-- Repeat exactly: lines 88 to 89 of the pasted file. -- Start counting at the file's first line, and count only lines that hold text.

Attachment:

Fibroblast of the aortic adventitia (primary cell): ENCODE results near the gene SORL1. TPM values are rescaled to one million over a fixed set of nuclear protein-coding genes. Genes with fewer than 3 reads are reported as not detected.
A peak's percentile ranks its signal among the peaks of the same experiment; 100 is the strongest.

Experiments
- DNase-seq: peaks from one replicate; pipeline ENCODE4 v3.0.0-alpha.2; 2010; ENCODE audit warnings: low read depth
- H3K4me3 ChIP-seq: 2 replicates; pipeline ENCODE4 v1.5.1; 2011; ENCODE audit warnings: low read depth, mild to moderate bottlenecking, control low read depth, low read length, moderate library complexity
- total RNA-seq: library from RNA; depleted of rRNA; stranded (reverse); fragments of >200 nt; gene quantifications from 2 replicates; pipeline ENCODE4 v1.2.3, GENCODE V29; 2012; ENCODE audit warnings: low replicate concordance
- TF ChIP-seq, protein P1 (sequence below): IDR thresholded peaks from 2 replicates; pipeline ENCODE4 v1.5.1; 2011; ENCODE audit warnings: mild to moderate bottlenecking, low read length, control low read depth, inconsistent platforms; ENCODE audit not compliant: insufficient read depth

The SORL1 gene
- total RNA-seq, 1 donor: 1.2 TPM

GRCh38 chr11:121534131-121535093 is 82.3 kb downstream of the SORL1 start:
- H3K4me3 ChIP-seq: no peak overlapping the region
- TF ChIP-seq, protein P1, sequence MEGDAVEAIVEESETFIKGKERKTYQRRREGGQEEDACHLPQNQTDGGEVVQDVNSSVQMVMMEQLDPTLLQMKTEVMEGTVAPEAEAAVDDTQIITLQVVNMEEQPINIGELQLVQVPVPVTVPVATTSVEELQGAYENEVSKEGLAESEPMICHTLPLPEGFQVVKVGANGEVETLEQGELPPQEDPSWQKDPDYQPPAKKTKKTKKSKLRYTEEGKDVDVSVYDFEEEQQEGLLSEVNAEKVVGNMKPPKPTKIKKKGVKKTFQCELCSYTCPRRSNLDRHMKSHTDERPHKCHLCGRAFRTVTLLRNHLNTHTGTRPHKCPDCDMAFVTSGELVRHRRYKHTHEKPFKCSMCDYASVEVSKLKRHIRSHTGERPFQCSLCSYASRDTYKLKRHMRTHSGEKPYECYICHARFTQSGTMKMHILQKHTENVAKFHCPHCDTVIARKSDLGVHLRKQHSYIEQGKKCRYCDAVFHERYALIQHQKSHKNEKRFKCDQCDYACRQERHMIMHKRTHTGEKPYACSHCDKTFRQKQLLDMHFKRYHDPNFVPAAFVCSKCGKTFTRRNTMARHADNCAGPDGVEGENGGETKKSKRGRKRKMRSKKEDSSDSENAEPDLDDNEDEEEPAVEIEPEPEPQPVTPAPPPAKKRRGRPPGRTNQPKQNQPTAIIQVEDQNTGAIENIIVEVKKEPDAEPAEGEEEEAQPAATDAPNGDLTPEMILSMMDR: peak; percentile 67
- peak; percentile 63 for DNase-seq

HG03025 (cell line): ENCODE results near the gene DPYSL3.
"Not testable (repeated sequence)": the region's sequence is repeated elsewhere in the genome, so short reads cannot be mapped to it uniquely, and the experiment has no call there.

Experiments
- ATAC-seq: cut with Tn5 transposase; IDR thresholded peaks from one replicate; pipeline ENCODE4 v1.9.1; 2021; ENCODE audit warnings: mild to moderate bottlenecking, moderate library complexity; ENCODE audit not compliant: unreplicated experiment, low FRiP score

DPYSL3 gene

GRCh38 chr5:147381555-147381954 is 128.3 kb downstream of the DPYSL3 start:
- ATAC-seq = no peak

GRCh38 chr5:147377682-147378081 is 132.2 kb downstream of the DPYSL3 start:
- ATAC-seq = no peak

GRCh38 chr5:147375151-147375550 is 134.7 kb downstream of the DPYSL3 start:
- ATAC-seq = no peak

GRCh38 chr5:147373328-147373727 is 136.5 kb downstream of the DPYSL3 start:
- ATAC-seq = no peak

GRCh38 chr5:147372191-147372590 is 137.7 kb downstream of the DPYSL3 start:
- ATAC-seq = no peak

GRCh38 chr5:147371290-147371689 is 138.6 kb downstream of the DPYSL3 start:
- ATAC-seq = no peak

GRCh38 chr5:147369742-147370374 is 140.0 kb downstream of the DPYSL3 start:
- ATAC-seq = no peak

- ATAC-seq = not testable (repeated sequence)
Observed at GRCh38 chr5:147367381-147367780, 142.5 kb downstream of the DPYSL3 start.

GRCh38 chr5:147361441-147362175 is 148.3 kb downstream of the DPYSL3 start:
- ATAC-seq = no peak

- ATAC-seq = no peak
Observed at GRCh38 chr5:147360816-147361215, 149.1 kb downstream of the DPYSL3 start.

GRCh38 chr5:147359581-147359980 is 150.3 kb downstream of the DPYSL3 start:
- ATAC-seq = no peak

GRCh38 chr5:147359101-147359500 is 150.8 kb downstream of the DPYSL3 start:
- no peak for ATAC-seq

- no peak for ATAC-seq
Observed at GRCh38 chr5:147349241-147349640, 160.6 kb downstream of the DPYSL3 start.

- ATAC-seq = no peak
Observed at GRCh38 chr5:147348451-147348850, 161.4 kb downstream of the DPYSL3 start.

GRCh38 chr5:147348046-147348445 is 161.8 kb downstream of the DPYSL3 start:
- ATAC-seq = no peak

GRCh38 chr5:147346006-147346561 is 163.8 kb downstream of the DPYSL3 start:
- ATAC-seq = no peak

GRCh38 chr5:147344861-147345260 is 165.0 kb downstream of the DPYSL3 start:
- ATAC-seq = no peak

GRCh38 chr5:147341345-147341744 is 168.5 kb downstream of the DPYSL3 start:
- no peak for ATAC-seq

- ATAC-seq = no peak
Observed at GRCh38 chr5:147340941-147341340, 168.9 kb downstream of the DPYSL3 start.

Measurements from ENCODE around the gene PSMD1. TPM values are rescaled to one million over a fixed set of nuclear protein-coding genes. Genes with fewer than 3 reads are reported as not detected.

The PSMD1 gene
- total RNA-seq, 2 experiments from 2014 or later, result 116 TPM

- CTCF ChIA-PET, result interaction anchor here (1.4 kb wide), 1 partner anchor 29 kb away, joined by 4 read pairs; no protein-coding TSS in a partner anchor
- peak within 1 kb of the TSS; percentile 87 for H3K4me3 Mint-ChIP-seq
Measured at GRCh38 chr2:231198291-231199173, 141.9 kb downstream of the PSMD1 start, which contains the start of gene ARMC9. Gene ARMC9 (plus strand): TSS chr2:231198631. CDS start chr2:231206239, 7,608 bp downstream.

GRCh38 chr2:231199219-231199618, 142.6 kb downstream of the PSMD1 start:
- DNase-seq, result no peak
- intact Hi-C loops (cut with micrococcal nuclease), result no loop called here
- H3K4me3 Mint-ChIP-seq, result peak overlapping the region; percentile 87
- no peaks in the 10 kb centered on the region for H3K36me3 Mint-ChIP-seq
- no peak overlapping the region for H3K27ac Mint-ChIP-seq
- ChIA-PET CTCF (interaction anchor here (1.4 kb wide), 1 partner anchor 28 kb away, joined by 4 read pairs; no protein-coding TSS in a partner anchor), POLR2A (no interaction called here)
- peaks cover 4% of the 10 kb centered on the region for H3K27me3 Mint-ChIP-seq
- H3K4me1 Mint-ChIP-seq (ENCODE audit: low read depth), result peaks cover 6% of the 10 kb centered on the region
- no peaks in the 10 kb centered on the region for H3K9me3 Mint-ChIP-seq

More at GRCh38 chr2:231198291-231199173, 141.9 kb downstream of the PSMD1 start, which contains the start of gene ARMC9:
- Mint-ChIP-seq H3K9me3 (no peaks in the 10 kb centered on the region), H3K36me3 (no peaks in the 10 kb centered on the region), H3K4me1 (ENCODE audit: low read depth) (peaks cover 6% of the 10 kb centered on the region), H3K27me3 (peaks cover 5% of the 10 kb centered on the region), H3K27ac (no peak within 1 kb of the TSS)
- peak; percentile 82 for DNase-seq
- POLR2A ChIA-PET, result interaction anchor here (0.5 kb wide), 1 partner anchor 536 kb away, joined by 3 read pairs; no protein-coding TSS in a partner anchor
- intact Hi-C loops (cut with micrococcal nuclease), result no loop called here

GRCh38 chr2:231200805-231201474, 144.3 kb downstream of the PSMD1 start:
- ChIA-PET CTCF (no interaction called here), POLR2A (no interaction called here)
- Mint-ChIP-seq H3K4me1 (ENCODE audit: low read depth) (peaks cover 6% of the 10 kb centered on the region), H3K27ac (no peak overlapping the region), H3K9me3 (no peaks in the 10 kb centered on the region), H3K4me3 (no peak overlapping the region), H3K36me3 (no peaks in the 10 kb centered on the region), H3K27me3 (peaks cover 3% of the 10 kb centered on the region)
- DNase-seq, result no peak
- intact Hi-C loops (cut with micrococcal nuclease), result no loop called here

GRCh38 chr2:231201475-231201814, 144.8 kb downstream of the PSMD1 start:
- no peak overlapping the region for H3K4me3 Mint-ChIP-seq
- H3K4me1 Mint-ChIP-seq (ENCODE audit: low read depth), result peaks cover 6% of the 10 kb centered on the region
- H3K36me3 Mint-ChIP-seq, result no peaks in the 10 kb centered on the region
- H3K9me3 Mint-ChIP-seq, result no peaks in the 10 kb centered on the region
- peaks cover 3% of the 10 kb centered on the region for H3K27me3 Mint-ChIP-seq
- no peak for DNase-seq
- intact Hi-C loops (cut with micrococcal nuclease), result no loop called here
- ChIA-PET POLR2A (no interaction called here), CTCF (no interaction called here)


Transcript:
- peaks cover 3% of the 10 kb centered on the region for H3K27me3 Mint-ChIP-seq
- no peak for DNase-seq